The Ed.D.CT. is designed for practicing artists with an MFA who hope to be involved in the education of professional artists. Students who join the Ed.D.C.T. are typically interested in teaching studio art courses in higher education, or in pursuing administrative positions at art schools or art departments in colleges and universities. Scholarly research and art practice are essential to the Ed.D.CT. Does not lead to Initial Art Teacher’s Certification (PK-12).
Scroll down to see degree requirements and admissions information.
Please visit our FAQ to learn more about the difference between degrees and other pertinent program information.
(for M.A., Ed.M., Ed.D., and Ed.D.C.T. students—not available for M.A. Initial Certification students)
Students may choose to take a Museum Education area of focus as part of their degree. This area of focus explores the art museum as a civic and educational institution, examines the role of museum education departments, and introduces students to innovative museum education programs and pedagogical practices.
Students who seek to sharpen their expertise designing pedagogically sound, imaginative studio art learning opportunities may complete the Art Pedagogy area of focus. This concentration equips students to teach people of different ages in different learning contexts—schools, museums, community centers, and beyond. It combines courses in the artistic development of children and adolescents, curriculum development, studio-based practice with applications for teaching, cultural diversity in art education, and special education, along with an optional art teaching internship.
Students may choose to take the Creative Technologies area of focus as part of their degree. This area of focus explores and strengthens the relationship between art, technology, and education. The goal is to prepare artists and art teachers to be leaders in educational ecologies that interweave digital tools and creative materials in multi- and cross-disciplinary, collaborative, and playful pedagogies.
If your aim is to be an art educator in community settings, you may take the Community Engagement area of focus as part of their degree. Students in this concentration take the courses below, along with other pertinent courses identified with advisement.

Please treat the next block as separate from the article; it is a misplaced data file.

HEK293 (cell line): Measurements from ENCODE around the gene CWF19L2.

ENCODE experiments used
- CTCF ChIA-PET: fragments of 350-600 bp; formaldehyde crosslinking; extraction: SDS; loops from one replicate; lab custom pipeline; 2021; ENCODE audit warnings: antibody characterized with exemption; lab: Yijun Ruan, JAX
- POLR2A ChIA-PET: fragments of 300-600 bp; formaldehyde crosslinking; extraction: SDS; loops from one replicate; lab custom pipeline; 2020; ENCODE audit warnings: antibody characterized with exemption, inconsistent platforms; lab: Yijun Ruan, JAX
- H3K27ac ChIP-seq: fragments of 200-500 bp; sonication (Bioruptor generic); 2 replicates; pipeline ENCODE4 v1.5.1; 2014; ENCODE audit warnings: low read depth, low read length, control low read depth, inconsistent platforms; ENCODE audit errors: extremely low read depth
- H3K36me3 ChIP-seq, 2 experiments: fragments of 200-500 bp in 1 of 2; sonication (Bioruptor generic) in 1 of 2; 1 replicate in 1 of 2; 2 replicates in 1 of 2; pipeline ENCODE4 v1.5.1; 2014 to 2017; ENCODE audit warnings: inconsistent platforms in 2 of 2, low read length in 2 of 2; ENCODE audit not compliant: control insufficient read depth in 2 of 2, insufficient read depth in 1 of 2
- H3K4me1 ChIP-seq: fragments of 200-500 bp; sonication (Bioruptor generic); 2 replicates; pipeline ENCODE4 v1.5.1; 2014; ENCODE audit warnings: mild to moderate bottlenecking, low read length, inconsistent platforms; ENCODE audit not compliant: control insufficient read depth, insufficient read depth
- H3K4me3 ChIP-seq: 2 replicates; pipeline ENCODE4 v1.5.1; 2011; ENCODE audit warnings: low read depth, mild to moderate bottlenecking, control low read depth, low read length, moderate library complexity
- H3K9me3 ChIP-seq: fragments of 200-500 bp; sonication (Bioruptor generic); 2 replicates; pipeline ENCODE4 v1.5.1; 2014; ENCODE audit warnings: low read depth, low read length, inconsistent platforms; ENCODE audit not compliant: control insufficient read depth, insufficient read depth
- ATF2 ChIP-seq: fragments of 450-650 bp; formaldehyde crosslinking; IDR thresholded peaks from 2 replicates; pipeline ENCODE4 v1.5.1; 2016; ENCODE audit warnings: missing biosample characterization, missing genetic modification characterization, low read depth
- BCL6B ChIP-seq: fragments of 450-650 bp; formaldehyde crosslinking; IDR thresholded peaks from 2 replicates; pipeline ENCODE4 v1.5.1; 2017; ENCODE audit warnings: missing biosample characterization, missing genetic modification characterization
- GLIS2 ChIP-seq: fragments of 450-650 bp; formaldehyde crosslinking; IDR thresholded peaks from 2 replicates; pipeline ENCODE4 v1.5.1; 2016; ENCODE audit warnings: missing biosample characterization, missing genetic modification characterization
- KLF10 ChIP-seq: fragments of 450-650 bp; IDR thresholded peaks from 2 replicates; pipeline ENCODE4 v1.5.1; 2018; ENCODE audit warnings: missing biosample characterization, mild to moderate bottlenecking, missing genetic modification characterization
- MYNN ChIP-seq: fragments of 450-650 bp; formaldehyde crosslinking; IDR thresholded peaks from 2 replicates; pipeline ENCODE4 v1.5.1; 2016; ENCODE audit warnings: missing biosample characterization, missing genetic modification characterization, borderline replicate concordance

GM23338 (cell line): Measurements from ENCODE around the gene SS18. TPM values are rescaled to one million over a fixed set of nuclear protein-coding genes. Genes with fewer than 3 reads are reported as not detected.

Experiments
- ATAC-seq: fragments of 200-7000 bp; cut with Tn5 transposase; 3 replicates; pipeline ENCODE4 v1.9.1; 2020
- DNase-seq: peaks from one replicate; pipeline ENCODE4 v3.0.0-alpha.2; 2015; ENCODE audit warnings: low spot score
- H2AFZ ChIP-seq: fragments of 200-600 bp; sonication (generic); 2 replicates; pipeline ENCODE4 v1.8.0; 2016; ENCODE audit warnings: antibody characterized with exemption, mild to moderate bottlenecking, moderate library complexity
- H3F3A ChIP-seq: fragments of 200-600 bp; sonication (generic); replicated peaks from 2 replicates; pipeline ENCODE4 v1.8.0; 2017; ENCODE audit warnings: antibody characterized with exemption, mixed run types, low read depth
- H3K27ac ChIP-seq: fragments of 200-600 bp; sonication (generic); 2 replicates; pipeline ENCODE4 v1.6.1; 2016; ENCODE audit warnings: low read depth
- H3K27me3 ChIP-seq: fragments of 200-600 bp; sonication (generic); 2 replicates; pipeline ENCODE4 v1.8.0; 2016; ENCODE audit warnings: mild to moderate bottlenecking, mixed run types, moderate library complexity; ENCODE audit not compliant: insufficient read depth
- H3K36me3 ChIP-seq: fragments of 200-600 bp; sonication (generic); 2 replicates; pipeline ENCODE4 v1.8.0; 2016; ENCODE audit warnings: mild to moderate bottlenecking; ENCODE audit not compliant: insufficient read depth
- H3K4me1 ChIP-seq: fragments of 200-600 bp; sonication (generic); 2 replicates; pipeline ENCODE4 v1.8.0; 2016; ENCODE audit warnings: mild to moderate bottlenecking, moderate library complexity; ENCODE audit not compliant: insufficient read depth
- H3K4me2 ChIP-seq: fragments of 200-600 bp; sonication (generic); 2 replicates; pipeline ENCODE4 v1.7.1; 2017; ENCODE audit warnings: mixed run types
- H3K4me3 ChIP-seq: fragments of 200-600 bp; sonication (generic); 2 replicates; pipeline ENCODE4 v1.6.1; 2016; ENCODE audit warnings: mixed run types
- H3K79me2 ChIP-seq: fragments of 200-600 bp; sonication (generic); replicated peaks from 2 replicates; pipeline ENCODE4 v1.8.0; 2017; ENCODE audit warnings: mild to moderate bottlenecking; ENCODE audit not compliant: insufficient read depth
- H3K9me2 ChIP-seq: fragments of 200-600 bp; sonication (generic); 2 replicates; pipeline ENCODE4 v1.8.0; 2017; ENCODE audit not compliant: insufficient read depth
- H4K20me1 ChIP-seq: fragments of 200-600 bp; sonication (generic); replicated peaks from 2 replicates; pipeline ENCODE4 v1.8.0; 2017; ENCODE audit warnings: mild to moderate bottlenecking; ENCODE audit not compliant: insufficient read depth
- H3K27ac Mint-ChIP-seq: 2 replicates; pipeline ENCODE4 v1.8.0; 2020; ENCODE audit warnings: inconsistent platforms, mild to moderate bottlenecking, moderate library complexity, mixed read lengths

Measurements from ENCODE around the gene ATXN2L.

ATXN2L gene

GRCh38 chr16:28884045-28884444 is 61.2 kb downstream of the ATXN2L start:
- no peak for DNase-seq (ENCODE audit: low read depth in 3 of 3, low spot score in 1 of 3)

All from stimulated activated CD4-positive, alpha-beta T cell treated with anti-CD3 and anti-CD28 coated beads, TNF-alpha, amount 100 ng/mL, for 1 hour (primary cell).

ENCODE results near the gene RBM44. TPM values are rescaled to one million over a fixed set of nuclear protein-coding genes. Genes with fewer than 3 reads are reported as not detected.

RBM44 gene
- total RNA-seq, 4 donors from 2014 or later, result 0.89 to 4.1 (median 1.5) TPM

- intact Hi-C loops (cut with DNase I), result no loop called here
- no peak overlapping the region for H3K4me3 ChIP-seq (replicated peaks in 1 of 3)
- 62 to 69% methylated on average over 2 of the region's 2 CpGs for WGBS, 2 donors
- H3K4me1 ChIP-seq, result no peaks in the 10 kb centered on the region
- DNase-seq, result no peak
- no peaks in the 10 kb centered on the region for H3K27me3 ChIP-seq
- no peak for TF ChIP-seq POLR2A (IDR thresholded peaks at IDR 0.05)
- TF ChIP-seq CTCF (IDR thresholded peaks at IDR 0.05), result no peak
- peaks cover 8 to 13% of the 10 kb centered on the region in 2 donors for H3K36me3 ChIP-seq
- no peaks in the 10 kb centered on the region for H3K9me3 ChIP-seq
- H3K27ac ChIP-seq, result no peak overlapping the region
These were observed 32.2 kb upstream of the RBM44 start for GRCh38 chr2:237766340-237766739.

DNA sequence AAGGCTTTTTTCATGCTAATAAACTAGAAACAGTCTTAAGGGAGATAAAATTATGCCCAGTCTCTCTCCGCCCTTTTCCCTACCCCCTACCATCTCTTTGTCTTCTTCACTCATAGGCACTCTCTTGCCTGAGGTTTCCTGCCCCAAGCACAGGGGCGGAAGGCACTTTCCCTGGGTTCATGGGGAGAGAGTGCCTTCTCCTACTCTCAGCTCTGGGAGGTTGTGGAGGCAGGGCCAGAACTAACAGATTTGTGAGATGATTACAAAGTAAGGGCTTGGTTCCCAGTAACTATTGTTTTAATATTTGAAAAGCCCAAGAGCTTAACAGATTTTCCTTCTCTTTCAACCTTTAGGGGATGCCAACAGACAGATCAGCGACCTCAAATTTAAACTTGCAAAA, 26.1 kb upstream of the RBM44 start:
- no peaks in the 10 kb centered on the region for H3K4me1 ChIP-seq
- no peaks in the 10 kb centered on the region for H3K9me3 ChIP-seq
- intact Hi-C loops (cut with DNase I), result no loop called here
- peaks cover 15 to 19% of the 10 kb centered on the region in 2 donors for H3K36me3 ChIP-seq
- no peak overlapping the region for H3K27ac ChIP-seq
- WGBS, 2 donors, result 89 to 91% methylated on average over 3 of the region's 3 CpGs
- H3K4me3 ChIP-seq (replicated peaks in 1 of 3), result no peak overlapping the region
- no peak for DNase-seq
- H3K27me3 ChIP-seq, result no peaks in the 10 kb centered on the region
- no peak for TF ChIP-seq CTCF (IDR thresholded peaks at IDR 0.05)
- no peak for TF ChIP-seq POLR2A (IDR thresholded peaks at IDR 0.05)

* For details about rolling deadlines, visit our admission deadlines page.
Required Dissertation Seminar Sequence in Art Education (15 points):
A&HA 5504 Proseminar in Art Education, Part 1
A&HA 5504 Proseminar in Art Education, Part 2
A&HA 6510 Advanced Seminar in Art Education, Part 1
A&HA 6510 Advanced Seminar in Art Education, Part 2
A&HA 7502 Dissertation Seminar
Required Research Methods Courses (4 points minimum)
Two courses minimum:
A course that offers an overview of various research methods.
A course that focuses on a specific methodological approach.
Required Content Courses in Art Education (flexible points)
To be selected in consultation with the advisor.
Required Studio Courses in Art Education (6 points minimum)
Optional Concentration Courses
Students enrolled in a concentration must fulfill all courses required for that specific concentration.
Required Courses in Art College Teaching (7 points)
A&HA 5081 Advanced Curriculum Design in Art Education (3 points)
A&HA 6002 Teaching and Administration of the Arts in College (3 points)
A&HA 6482 Internship in the Teaching of College (1 point)
Required Courses Outside the Program (15 points minimum)
A. Higher/Adult Education (4-6 points minimum)
At least two courses in higher education/adult education each for 2 credits minimum, to be selected in consultation with the advisor.
ORLD 4051 How Adults Learn
ORLD 4053 Facilitating Adult Learning
B. Other Courses Outside the Program (9-11 points)
To be selected in consultation with the advisor. Must be taken at Teachers College.
Presentation Requirement: A&HA 6999 - Exhibition Rating (0 points):
To complete doctoral certification, students must fulfill all course and doctoral/dissertation seminar requirements and successfully pass faculty review of doctoral qualifying papers and the dissertation proposal. Students are also required to offer a professional presentation. This may include—in consultation with the student’s advisor—a conference presentation, a published article, a gallery exhibition, or some other equivalent advisor-approved professional presentation. The doctoral certification process is accomplished through faculty review; students must complete each level satisfactorily before they are given permission to write the dissertation. Candidates should be in touch with the Office of Doctoral Studies to be certain of complying with the latest procedures and deadlines.